Artist traces his creative roots to Grandpa's Richfield garage

  • Article by: CURT BROWN , Star Tribune
  • Updated: August 20, 2011 - 8:54 PM

Tim Schweitzer and the found-object artwork that both ended up behind the bar at the Wise Acre Eatery in south Minneapolis.

The story of the artist and the found-object artwork that both ended up behind the bar at the Wise Acre Eatery in south Minneapolis began in Grandpa's garage in Richfield.

Growing up in the inner-ring suburb in the 1970s, Tim Schweitzer and his twin brother had a rare stroke of geographic, genealogical luck.

"Both our grandfathers lived within a mile of us, so we spent tons of time over there," Schweitzer said. "There were all kinds of cool-looking tools and we weren't sure what some of them did."

Tree forts were built and a healthy obsession grew. Schweitzer eventually wound up at the Minneapolis College of Art and Design, forging a career as a designer, builder and carpenter with what he calls some serious "nostalgia issues as a found-object junkie."

Employed at an Edina woodworking shop that made custom frames for galleries and museums, Schweitzer would collect the discarded wood moldings and "bag it all up" until the economy tanked and he was laid off.

Luckily, his musical career was thumping. He was a program director at one of the first Internet radio stations,, and is a deejay in a band called Tambuca.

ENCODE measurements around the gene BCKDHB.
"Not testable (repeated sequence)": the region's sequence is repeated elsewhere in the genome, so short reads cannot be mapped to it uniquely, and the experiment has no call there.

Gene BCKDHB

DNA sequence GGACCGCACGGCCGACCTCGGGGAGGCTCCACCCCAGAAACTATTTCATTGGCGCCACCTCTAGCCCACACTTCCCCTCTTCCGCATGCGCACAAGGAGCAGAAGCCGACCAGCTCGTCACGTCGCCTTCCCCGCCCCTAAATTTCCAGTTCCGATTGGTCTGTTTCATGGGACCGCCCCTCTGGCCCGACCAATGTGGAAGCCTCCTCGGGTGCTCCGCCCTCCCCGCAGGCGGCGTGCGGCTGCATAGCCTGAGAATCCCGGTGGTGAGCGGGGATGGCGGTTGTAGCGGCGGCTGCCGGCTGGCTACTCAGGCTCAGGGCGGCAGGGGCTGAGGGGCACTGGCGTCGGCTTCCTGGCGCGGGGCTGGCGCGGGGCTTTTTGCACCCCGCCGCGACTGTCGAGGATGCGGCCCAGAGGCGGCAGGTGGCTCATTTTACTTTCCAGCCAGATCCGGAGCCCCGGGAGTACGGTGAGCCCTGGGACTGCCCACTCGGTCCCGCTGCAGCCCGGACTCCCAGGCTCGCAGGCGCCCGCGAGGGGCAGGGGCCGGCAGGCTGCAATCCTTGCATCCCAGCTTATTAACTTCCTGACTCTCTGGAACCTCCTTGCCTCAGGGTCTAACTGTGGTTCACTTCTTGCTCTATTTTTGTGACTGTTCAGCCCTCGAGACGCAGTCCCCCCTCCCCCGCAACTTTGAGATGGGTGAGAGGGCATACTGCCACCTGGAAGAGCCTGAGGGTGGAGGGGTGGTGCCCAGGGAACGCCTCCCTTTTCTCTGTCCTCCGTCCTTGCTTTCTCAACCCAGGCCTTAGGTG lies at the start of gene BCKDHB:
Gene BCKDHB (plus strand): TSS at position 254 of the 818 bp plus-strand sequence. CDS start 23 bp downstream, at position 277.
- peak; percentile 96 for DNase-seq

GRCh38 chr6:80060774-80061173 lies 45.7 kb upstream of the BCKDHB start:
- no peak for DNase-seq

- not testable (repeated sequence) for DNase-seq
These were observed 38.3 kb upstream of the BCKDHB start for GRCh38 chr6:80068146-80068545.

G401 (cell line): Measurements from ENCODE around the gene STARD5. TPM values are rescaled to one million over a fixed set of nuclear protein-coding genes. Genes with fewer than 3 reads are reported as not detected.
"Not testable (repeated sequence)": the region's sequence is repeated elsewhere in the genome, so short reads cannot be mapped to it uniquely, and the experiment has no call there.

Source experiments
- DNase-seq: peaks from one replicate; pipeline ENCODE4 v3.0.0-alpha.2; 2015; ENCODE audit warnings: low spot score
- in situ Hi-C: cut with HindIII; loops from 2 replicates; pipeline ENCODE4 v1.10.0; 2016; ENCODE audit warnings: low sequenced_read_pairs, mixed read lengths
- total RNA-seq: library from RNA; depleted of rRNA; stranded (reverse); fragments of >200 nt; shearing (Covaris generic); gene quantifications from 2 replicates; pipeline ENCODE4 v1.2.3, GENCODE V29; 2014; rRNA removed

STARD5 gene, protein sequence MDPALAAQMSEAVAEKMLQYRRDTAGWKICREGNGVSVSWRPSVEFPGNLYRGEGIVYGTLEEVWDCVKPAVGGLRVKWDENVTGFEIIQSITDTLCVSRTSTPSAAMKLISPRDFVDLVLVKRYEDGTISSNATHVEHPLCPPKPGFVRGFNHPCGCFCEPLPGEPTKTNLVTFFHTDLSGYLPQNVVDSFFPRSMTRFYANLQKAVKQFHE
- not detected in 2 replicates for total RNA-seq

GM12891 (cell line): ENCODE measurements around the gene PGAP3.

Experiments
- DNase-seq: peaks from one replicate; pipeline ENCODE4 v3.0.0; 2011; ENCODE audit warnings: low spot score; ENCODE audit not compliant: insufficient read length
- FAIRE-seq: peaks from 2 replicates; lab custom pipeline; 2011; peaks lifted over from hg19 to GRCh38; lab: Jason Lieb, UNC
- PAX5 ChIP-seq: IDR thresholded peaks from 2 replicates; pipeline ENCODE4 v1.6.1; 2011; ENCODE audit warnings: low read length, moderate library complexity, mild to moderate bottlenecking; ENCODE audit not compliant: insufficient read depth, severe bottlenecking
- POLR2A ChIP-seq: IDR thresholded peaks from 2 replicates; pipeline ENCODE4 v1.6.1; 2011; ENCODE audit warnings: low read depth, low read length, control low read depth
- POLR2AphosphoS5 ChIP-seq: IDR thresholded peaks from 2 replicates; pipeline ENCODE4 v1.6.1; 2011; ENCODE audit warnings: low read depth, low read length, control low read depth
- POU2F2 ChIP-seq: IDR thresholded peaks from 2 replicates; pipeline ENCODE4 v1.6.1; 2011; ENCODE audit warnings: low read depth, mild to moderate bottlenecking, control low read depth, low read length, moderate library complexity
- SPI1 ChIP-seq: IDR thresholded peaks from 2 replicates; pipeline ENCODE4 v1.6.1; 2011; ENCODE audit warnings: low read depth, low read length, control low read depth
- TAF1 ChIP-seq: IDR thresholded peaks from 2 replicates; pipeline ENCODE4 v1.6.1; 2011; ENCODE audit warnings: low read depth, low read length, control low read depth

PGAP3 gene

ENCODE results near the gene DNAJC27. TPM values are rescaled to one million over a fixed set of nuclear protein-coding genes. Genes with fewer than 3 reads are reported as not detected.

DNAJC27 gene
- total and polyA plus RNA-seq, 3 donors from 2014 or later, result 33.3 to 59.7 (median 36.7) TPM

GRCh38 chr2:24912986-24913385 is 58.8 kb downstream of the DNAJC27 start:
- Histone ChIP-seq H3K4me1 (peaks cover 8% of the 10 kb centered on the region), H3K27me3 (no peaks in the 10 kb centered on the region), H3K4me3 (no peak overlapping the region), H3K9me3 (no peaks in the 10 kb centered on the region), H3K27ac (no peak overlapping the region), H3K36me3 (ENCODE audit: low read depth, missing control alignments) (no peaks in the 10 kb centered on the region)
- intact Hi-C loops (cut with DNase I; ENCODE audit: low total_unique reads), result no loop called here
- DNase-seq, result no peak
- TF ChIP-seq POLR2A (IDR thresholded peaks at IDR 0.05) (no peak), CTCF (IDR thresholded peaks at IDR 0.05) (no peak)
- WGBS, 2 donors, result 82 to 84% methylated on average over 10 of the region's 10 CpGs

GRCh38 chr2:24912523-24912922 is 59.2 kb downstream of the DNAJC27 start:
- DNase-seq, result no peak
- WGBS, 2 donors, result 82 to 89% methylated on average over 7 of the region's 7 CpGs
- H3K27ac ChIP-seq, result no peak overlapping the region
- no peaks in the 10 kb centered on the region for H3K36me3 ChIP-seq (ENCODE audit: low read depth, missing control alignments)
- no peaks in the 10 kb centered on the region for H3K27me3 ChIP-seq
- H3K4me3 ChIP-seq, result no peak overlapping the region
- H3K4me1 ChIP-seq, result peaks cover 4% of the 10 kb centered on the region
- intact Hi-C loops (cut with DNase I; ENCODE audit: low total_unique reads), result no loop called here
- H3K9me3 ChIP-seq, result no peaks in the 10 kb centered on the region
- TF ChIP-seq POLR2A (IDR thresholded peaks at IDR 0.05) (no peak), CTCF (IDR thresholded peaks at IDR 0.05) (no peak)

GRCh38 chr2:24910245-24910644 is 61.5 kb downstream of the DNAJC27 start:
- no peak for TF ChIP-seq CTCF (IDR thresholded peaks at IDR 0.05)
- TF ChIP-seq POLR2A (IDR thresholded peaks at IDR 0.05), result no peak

His career veered into garden design at Tangletown Gardens, the south Minneapolis nursery that converted an old Standard Oil station and frozen custard shop into the fresh-food hot spot Wise Acre at 5401 Nicollet Av. S. earlier this year. Schweitzer had worked at the original Muddy Waters coffee shop as an art student, so he naturally gravitated behind the wine and beer bar at Wise Acre.

"I'm very, very fast behind the bar," he said. "To me, it doesn't even seem like I'm working."

In his garage studio, he's been tinkering for four years with what he calls assemblage boxes, using found objects from pencils to coins to those compasses from math class. He's dismantled three pianos and uses the keys and innards to play off themes of synchronicity and time.

"I find these objects, whether they are tools or pieces of pianos, and recreate them to tell new stories," he said. With metal drawer handles and hinges he finds at garage sales, Schweitzer frames the objects and hangs them behind the bar.

"Three people wanted to buy them right off the wall in the first couple weeks, and I didn't even have a price list," he said. His website,, lists a range of prices from $200 to $400.

Schweitzer wants to create more large-scale artwork, perhaps adding organic forms to his linear designs.

That might make it tough to squeeze behind the tiny bar at Wise Acre, "not to mention heavier and harder to ship and transport," he said. "But we'll see."

If Grandpa could build a tree fort in a garage, anything is possible.


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